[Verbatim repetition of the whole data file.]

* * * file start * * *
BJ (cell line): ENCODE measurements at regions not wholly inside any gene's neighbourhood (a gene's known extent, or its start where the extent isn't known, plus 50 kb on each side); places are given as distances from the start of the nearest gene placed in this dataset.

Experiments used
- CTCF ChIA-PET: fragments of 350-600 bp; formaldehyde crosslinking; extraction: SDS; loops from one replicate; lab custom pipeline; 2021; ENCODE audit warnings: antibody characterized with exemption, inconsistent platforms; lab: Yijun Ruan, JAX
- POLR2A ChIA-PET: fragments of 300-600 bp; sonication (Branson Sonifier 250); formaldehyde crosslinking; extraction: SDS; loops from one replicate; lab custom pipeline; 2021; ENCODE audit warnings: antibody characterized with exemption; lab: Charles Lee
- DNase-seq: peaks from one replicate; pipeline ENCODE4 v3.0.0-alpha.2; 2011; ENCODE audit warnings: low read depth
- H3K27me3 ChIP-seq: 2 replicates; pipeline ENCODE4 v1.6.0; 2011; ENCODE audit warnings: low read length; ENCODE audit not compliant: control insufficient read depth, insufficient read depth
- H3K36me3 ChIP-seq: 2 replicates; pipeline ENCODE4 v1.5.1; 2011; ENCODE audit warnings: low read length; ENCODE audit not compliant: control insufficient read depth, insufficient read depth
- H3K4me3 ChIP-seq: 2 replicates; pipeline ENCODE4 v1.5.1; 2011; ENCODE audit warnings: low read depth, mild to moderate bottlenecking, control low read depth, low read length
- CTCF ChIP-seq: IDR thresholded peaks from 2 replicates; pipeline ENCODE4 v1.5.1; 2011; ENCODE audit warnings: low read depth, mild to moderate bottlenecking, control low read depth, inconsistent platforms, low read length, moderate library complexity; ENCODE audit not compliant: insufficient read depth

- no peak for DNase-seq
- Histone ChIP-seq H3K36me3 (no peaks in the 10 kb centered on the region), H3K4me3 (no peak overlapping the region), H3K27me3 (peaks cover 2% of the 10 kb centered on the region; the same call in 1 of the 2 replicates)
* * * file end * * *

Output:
BJ (cell line): ENCODE measurements at regions not wholly inside any gene's neighbourhood (a gene's known extent, or its start where the extent isn't known, plus 50 kb on each side); places are given as distances from the start of the nearest gene placed in this dataset.

Experiments used
- CTCF ChIA-PET: fragments of 350-600 bp; formaldehyde crosslinking; extraction: SDS; loops from one replicate; lab custom pipeline; 2021; ENCODE audit warnings: antibody characterized with exemption, inconsistent platforms; lab: Yijun Ruan, JAX
- POLR2A ChIA-PET: fragments of 300-600 bp; sonication (Branson Sonifier 250); formaldehyde crosslinking; extraction: SDS; loops from one replicate; lab custom pipeline; 2021; ENCODE audit warnings: antibody characterized with exemption; lab: Charles Lee
- DNase-seq: peaks from one replicate; pipeline ENCODE4 v3.0.0-alpha.2; 2011; ENCODE audit warnings: low read depth
- H3K27me3 ChIP-seq: 2 replicates; pipeline ENCODE4 v1.6.0; 2011; ENCODE audit warnings: low read length; ENCODE audit not compliant: control insufficient read depth, insufficient read depth
- H3K36me3 ChIP-seq: 2 replicates; pipeline ENCODE4 v1.5.1; 2011; ENCODE audit warnings: low read length; ENCODE audit not compliant: control insufficient read depth, insufficient read depth
- H3K4me3 ChIP-seq: 2 replicates; pipeline ENCODE4 v1.5.1; 2011; ENCODE audit warnings: low read depth, mild to moderate bottlenecking, control low read depth, low read length
- CTCF ChIP-seq: IDR thresholded peaks from 2 replicates; pipeline ENCODE4 v1.5.1; 2011; ENCODE audit warnings: low read depth, mild to moderate bottlenecking, control low read depth, inconsistent platforms, low read length, moderate library complexity; ENCODE audit not compliant: insufficient read depth

- no peak for DNase-seq
- Histone ChIP-seq H3K36me3 (no peaks in the 10 kb centered on the region), H3K4me3 (no peak overlapping the region), H3K27me3 (peaks cover 2% of the 10 kb centered on the region; the same call in 1 of the 2 replicates)